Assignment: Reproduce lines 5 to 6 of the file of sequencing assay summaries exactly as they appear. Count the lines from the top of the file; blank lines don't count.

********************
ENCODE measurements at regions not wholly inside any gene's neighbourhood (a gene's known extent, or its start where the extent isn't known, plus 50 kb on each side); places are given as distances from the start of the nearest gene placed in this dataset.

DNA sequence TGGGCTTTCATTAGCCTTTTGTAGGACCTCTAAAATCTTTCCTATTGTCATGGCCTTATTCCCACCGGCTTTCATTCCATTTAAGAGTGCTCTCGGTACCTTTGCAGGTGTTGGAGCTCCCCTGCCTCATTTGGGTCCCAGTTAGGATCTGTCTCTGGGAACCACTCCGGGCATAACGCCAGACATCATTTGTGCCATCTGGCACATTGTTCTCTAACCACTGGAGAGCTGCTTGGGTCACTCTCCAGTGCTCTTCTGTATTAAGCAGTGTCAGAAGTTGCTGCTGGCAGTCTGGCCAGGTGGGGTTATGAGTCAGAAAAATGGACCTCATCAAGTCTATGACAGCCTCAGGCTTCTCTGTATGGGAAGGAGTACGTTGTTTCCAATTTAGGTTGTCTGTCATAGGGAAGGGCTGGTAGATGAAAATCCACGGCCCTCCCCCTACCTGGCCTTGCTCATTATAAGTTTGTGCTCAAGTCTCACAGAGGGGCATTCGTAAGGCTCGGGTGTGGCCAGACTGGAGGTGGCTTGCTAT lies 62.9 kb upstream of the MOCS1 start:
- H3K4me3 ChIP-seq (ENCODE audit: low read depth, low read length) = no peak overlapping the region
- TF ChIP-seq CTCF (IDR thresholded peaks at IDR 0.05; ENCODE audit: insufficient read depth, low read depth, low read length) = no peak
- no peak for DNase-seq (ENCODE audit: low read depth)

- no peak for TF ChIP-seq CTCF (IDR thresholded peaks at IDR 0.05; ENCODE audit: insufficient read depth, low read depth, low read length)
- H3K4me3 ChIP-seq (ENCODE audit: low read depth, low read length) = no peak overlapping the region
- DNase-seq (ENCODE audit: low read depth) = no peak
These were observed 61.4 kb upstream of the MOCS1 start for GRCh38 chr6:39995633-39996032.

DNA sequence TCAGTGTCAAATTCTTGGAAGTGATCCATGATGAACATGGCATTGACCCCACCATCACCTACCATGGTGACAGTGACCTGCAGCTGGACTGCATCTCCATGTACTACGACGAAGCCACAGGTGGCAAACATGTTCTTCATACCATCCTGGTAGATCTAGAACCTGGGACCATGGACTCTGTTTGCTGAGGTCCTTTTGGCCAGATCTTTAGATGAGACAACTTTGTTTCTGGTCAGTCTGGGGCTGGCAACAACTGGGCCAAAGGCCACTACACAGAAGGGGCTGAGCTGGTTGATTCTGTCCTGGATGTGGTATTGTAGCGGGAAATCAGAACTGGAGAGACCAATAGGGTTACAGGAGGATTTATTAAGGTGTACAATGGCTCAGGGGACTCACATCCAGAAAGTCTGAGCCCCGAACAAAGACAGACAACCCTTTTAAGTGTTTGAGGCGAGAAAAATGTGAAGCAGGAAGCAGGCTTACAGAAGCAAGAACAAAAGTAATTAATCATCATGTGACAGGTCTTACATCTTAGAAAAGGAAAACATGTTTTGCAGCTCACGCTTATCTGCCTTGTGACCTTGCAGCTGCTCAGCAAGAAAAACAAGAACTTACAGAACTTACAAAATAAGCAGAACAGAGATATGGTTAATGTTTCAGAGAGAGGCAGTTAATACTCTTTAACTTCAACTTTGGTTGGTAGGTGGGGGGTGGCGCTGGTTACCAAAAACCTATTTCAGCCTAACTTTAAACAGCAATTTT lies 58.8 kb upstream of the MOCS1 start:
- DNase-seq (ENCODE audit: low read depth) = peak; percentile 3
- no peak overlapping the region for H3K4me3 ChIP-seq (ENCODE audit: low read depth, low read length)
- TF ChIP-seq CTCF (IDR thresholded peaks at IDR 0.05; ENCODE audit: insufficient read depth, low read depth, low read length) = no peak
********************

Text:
- no peak for DNase-seq (ENCODE audit: low read depth)

- no peak for TF ChIP-seq CTCF (IDR thresholded peaks at IDR 0.05; ENCODE audit: insufficient read depth, low read depth, low read length)